Dressed to the Nines
With very well attended crowded halls and dances, the directors of Aristocrata decided to erect a country club – equal to those where only whites could swim. “We had the purchasing power to cover any expenses,” says Luiz Carlos dos Santos, one of the founders. “The Aristocrata had a reputation for being a club of rich blacks.” Already having passed three years since its founding, associates felt a lack of an area for sports and leisure. “When we were little, we were used to swimming in the muddy waters of the Rio Tietê. Then, when we went to other clubs and saw those pools we wanted to have our own,” said Luiz Carlos. The location was on 60,000 square meters of uneven landscape on Estrada do Bororé, in Grajaú, in the south zone. It was, at the time, a region of smallholdings. Fifty members are making a series of 24 payments to pay off the debt incurred to enable the purchase.
The earthwork was made with borrowed machines by a client of the notary office where Mário Ribeiro worked – the same one used in the construction of the nation’s capital Brasília, he said. After maintenance, the owner of the company sent “blacks from Mário’s Club” to tighten it up. “We were there over the weekend, picnicking and cutting weeds” says club president. With donations, fundraising campaigns and the help Adalberto Camargo, a black deputado (congressman) elected with the help of the leaders of Aristocrata, in 1966 work began to move forward faster. Four years later, the club opened two pools: one for adults, semi-Olympic (25 meters long), and another for children, attended by authorities and raising of the flag.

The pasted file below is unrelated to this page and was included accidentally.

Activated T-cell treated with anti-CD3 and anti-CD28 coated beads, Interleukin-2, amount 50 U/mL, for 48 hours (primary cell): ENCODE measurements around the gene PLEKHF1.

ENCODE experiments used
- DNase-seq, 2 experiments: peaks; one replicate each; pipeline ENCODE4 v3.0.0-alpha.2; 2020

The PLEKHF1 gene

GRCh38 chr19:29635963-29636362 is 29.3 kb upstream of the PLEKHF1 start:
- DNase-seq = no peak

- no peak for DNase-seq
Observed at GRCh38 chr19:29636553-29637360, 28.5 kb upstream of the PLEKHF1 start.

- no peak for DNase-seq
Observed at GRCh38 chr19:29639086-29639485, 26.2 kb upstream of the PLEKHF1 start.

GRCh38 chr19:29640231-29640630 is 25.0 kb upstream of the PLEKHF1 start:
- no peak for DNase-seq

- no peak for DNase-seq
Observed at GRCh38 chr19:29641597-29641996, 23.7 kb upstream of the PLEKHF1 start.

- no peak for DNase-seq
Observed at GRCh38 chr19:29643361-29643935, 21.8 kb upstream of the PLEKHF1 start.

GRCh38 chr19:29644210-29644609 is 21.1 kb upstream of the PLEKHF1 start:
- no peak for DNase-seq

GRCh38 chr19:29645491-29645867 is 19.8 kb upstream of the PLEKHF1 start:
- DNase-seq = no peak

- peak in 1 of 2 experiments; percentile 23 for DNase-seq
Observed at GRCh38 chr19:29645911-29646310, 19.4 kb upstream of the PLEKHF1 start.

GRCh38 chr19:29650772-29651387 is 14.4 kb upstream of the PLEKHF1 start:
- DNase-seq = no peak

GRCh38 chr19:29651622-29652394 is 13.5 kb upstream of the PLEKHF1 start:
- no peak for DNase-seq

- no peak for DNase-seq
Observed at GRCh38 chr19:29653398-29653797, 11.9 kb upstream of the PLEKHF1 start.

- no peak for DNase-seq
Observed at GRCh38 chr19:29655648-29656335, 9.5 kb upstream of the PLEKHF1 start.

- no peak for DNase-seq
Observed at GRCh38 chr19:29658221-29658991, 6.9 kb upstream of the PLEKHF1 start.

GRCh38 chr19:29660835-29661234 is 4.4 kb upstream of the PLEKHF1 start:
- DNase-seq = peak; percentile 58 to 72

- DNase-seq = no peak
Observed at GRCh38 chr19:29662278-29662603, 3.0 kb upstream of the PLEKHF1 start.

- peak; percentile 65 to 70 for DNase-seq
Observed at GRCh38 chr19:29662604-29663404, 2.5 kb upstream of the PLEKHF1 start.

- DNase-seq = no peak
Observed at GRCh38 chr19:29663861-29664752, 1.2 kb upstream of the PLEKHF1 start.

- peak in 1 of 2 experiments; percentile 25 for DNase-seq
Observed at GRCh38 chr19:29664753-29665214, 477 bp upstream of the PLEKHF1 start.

On Saturdays, between 1,000 and 1,500 people were enjoying the edge of the pools. At the headquarters, the happy hour still attracted members and famous people, crowding the hall from Monday to Saturday. The children of associates played soccer and basketball, while the girls learned volleyball and danced ballet. At the end of the year, children presented dance numbers copied from TV. Once a semester, the location was opened to huge beer parties, with a couple dressed in typical German clothes and guests drinking from porcelain mugs made for the occasion (when up to 5,000 people attended the concerts of popular singers Jorge Ben and Jamelão).